Guest Post Written by Caroline Craven (the Girl with MS)
For seventeen years now I have been battling my multiple sclerosis (MS). Good days, bad days, every which way days. I’ve had them all.
I could not walk or see unassisted when the MS struck me. Now I’m thriving in my own MS way. My success has been based on a natural, holistic approach to living. Life skills and stress management have played major rolls in my success.
Vitamins and supplements have always been a part of my treatment plan. Twenty years ago before the MS, my life included yoga, massage, acupuncture, vitamins and natural, healthy eating. This plan continues today.
But there is a lot of snake oil out there. And a lot of hoopla. Now I LOVE natural and alternative treatments more than anyone. But there is a smart way and a not so smart way to consume these in your MS Plan.
Do your research. I have.
As a health journalist for Healthline.com, my research leads to many enlightening opportunities for MS patients. While we work with our neurologists for the best DMT, there are risk factors that we can control.
Based on solid research, I have made some changes that seem to have had major positive effect on my health.
I first learned about high dose biotin while researching this article,”Study Looking at High-Dose Biotin as a Treatment for Multiple Sclerosis,” for healthline.com.
The exact role biotin plays in the progression of multiple sclerosis (MS) is not known, but initial studies show it both benefits myelin and provides energy for neurons.
Biotin is another name for vitamin B7.
Biotin is available over the counter, but the dose you get is much smaller than what is being tested – about 10,000 micrograms compared to 300 milligrams.
“Biotin is different than other agents,” Dr. Margaret Burnett, associate professor of neurology at the USC Keck School of Medicine explained in the Healthline article. “While other approaches have been designed to work with the immune system, high dose biotin is designed to preserve and support the nervous system by protecting its oligodendrocytes and neurons.”
The supplement is showing enough promise for some neurologists to prescribe biotin for their patients.
Dr. Howard Weiner, professor of neurology at Harvard Medical School told doctors at the Race to Erase MS Forum that they recommend 300 milligrams of biotin for their MS patients from a compounding pharmacy with the caveat that it is a bit pricey at about $150 per month.
High-dose biotin is considered relatively safe with no downsides. But it can affect blood test results for a few conditions such as thyroid disease and should be stopped prior to blood work.
Biotin is also available naturally through a healthy diet. Humans, or any mammal, cannot synthesize biotin and must obtain it from dietary sources such as eggs, dairy, almonds, whole grains, and meat. But one can not consume enough food to acquire the high levels needed for impact.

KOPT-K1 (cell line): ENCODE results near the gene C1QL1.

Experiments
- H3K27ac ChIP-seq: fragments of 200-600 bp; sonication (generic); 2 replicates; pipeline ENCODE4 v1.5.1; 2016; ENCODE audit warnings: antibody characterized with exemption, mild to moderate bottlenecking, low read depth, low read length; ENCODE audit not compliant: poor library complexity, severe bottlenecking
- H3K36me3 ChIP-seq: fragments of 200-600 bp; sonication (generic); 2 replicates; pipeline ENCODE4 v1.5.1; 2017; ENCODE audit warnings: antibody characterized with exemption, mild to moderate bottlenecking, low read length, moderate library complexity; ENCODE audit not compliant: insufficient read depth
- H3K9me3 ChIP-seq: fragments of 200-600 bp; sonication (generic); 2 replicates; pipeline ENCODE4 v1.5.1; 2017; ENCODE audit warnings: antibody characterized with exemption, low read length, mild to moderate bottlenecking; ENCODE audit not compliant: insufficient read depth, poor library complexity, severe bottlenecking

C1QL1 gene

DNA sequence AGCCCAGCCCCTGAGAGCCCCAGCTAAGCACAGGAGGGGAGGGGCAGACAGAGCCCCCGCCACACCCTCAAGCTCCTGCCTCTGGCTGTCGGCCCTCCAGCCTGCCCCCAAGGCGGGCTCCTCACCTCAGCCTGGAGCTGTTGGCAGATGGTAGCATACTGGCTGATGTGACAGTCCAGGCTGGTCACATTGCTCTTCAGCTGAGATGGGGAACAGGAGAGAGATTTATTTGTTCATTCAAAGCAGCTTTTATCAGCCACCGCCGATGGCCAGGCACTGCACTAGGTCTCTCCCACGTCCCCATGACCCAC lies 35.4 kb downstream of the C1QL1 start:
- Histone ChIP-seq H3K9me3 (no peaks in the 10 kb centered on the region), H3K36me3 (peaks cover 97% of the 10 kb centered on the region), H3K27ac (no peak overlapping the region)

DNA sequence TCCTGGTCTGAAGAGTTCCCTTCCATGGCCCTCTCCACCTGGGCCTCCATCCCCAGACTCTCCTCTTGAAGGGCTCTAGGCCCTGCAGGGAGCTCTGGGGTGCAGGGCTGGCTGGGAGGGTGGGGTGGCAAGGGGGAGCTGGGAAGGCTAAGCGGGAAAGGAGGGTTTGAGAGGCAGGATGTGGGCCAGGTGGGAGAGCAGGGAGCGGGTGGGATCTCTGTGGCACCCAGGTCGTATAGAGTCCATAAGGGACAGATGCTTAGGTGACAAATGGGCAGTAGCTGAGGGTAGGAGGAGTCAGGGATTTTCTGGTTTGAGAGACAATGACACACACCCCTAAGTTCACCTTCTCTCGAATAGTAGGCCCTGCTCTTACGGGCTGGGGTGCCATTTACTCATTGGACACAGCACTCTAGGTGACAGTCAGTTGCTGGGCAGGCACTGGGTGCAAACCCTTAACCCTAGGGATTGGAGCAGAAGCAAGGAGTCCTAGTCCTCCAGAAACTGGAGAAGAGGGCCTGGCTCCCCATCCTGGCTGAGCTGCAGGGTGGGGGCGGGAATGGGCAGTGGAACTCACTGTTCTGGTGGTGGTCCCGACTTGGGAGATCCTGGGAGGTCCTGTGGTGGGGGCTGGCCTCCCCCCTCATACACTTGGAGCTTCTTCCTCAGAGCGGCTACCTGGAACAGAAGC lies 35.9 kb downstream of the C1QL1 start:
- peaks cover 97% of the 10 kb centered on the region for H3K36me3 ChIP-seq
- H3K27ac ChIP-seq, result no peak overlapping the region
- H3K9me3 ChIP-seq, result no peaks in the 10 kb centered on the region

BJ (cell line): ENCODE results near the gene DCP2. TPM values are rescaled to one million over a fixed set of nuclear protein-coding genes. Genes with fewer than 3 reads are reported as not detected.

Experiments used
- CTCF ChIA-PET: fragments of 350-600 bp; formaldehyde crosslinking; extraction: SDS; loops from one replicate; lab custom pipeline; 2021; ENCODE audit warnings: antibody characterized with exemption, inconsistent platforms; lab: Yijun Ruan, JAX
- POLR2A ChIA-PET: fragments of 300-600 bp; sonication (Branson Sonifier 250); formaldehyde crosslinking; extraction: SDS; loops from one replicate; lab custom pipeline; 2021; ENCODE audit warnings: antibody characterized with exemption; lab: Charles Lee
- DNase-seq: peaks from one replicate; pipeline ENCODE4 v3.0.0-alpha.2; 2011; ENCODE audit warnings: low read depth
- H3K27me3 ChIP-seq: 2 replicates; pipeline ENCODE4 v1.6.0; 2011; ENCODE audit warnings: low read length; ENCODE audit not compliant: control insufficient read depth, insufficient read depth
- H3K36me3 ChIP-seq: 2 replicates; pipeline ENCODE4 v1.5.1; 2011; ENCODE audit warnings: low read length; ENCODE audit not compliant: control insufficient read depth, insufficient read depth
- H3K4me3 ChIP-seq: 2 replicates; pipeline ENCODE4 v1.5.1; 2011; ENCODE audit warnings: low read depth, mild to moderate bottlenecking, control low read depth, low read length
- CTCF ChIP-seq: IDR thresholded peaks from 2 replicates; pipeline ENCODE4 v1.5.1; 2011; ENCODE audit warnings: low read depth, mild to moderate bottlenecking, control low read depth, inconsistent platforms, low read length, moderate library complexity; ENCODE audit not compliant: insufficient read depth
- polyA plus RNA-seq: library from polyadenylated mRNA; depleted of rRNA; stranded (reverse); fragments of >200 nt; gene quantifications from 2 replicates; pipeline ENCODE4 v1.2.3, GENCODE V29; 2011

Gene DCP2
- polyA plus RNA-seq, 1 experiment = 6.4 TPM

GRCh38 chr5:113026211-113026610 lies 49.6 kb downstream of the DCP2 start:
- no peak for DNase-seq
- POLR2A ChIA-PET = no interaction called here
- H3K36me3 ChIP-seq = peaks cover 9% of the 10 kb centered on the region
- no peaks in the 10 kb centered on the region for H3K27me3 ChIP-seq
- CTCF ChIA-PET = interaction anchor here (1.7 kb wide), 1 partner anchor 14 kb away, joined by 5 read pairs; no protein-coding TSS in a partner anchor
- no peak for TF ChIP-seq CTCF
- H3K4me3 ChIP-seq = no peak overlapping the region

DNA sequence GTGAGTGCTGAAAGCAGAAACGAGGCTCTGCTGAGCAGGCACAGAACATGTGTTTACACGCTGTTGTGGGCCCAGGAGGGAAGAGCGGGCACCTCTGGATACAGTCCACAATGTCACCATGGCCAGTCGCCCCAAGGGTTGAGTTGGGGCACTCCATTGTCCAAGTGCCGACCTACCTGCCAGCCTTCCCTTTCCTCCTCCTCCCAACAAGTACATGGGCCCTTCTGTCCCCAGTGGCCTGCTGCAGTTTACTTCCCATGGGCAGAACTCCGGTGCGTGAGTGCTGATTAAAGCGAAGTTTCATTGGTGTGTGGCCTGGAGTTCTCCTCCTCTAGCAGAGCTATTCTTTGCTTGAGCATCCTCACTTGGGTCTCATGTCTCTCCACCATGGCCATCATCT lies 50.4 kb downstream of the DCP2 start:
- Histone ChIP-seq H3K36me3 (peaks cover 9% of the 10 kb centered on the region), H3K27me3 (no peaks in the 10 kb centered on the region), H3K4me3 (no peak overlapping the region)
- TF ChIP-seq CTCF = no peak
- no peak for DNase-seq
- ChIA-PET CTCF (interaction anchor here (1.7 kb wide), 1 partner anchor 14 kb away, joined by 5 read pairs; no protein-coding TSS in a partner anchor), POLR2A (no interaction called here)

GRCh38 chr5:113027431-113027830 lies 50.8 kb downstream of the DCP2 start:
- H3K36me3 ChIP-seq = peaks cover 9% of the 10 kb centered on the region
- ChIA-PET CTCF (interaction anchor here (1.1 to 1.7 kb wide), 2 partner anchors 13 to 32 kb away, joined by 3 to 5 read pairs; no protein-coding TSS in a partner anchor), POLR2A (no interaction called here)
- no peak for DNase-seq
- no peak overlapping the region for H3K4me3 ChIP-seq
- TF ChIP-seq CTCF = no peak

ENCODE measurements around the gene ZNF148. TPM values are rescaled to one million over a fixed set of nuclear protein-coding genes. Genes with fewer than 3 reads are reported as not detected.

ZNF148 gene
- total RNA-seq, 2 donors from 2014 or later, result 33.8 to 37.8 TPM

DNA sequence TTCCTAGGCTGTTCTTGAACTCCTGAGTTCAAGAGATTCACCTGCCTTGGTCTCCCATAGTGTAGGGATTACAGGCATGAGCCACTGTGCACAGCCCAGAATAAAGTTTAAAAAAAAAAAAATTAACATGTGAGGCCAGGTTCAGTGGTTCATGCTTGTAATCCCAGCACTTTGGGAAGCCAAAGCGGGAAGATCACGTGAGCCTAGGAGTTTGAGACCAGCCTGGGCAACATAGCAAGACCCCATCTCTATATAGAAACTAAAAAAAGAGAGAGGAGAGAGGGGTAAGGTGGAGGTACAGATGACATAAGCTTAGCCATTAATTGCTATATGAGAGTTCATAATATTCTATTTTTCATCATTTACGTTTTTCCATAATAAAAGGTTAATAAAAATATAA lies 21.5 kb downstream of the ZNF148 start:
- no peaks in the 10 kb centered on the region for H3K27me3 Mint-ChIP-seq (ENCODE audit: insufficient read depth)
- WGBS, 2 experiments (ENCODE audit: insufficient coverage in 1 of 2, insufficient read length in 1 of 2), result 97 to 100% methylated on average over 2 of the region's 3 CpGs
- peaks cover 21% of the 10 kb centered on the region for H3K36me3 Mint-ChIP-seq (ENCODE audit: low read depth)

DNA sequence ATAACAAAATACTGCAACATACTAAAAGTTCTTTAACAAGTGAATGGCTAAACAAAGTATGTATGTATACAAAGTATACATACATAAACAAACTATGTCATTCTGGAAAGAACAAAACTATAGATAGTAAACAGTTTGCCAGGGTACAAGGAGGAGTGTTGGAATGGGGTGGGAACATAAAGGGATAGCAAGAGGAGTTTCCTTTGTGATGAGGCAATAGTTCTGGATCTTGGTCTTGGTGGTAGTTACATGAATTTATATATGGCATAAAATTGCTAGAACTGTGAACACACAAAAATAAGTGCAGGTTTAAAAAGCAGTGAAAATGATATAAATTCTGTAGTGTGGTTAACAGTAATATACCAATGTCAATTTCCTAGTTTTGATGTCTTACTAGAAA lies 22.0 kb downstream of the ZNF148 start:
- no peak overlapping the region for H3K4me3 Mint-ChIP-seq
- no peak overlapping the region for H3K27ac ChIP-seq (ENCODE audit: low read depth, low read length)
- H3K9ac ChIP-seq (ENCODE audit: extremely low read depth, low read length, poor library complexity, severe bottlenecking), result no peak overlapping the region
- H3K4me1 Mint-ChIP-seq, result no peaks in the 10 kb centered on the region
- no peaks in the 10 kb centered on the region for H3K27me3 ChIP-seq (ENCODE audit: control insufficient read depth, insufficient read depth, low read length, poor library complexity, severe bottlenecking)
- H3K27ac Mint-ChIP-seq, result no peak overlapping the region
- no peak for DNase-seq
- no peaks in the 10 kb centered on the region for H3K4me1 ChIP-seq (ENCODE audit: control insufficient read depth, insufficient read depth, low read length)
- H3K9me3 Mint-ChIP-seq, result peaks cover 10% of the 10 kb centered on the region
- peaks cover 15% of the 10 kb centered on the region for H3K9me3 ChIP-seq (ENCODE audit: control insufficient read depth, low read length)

During my research I came across the product, Myetin.
Myetin is a dissolvable tablet with 300 mg of high dose biotin plus 50 mg of NAD+ per daily dose, without having to go to a compounding pharmacy and a 3-month supply is only $144.
The package insert reads, “Designed for the nutritional support of the individual at risk of oxidative stress (ie free radical damage), Inflammation and Reduction in fatty acid production.”
What does this mean to me as a patient whose sick and tired of trying new things?
As a journalist of course I couldn’t take the product packaging or the website at face value. I have seen the research for biotin but know nothing about NAD+.
Interviews with several experts helped me understand the process and the potentiality of Myetin.
We don’t know the exact cause of demyelination but know that there is a connection with oxidative stress, inflammation and reduction in fatty acid production. “We know they may potentially play a critical role in the demyelination and neurodegeneration observed in MS” Koch et al. 2006
NAD+ is a derivative of vitamin B3 and is required for a number of functions at a cellular level. It is necessary for energy metabolism and cellular DNA repair. Cells need energy to regenerate.
Oxidative stress damages DNA, which reduces NAD+ that subsequently reduces ATP energy production.
To date, we know that NAD is important in the maintenance in normal cellular functions. “It is likely that this molecule is of therapeutic relevance in MS,” states the Brady paper.
Studies have shown NAD+ levels are significantly different between the MS subgroups: Higher levels in RRMS compared to PPMS and SPMS when corrected for age and gender.
It was worth a try to give Myetin a shot!
But the fact is, I was already feeling top of my game. Better than I have been in years.